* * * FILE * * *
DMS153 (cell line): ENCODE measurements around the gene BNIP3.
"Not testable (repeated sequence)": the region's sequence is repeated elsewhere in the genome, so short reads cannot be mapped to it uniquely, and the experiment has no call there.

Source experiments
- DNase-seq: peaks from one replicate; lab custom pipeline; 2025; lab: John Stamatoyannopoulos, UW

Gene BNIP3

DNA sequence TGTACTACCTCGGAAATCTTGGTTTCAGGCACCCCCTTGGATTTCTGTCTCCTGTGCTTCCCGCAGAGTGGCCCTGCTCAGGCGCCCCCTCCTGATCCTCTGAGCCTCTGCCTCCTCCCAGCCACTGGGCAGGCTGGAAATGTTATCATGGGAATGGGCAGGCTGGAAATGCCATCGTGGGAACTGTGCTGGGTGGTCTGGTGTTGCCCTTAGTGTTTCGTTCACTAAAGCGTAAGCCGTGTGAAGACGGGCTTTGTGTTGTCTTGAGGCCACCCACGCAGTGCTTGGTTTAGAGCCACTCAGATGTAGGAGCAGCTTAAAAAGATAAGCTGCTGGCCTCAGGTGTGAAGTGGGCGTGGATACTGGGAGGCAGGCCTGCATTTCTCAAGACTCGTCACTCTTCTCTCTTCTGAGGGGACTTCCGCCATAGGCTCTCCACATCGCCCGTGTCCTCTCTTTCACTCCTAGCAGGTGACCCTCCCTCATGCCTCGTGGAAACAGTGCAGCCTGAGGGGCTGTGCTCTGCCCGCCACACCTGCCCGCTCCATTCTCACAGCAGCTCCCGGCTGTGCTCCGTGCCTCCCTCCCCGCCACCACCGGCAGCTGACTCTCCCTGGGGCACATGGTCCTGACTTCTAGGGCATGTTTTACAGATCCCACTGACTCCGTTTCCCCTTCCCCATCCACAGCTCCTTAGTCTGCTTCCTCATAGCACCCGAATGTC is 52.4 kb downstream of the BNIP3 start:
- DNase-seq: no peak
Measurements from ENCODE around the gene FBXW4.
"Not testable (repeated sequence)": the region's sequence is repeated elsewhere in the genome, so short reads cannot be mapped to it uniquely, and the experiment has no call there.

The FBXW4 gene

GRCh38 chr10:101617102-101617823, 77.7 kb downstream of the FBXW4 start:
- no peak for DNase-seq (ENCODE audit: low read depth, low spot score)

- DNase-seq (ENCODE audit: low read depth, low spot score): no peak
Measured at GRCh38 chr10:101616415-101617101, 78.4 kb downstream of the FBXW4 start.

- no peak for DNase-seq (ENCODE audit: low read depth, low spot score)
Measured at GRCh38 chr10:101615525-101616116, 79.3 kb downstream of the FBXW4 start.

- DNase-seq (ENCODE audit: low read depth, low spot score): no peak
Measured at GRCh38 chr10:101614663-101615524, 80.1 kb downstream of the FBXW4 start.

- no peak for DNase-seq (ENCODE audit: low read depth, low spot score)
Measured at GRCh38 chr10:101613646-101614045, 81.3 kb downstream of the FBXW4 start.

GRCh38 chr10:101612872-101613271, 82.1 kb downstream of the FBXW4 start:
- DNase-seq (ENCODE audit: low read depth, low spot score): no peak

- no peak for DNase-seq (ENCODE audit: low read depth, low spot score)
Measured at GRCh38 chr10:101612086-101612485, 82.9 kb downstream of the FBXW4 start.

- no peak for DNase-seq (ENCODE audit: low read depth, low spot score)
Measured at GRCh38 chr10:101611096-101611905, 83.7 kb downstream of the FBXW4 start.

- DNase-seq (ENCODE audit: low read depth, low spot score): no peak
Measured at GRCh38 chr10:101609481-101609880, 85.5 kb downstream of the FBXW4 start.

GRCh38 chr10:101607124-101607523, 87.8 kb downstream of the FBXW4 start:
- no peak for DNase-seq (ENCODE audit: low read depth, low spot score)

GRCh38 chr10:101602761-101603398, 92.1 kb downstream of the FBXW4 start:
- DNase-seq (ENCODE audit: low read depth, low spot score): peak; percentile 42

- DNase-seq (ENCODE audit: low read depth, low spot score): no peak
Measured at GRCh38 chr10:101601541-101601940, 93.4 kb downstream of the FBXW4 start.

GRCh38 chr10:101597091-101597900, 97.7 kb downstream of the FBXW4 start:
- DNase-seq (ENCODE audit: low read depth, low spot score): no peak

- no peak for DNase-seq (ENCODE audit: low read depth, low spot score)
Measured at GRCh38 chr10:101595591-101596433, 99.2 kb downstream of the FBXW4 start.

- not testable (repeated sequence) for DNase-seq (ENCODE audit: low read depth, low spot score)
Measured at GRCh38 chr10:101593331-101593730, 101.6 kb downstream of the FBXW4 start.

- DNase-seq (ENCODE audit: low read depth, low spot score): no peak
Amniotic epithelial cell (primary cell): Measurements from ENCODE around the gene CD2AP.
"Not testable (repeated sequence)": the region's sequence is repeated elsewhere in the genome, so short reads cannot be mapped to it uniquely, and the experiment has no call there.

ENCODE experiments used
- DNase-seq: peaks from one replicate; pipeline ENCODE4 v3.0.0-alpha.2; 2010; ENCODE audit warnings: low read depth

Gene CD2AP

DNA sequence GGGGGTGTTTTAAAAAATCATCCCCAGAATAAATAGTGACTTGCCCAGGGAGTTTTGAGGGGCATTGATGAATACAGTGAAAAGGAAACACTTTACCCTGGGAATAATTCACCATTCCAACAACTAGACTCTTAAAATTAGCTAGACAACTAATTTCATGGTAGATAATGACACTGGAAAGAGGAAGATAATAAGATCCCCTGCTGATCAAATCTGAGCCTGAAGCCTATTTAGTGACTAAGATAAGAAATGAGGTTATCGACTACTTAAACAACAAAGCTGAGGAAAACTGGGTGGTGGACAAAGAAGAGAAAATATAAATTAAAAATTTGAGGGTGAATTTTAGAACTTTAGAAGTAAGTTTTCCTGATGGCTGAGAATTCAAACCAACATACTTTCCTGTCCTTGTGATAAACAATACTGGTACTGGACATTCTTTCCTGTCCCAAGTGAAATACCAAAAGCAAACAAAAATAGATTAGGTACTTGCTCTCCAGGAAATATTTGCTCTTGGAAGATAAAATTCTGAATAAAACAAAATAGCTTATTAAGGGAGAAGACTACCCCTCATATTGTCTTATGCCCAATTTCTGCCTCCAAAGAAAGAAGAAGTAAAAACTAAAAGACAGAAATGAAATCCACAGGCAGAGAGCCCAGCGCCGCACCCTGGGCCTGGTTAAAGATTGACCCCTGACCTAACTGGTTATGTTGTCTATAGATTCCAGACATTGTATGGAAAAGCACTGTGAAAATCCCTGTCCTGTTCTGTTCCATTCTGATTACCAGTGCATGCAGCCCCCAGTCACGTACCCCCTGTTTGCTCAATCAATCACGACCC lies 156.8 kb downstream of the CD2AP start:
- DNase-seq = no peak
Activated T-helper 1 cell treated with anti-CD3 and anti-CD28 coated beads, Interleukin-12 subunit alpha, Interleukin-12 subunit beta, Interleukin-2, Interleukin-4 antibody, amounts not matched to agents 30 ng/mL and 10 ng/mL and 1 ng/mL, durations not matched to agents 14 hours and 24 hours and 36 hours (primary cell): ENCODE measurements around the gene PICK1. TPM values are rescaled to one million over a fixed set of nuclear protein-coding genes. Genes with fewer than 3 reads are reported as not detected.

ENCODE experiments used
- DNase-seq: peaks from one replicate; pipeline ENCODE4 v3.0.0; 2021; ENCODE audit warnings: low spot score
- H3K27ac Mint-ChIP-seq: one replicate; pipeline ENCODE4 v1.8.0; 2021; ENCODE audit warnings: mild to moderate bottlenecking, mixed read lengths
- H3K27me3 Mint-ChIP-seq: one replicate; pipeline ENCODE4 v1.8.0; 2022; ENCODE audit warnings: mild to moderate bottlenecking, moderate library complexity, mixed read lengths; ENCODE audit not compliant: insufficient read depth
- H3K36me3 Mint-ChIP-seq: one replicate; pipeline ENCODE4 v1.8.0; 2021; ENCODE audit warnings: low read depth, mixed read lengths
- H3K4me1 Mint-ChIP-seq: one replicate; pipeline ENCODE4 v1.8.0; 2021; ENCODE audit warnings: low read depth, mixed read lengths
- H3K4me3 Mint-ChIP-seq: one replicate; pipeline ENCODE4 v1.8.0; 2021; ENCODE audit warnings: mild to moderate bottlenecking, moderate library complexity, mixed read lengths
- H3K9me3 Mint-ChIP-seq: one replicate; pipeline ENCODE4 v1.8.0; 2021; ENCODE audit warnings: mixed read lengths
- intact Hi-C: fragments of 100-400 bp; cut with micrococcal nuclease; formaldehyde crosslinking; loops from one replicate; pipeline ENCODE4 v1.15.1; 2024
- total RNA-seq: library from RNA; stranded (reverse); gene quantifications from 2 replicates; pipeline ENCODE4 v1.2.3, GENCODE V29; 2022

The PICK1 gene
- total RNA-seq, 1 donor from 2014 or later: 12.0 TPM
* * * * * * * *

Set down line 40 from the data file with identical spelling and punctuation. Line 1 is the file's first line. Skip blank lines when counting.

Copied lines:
Measured at GRCh38 chr10:101593331-101593730, 101.6 kb downstream of the FBXW4 start.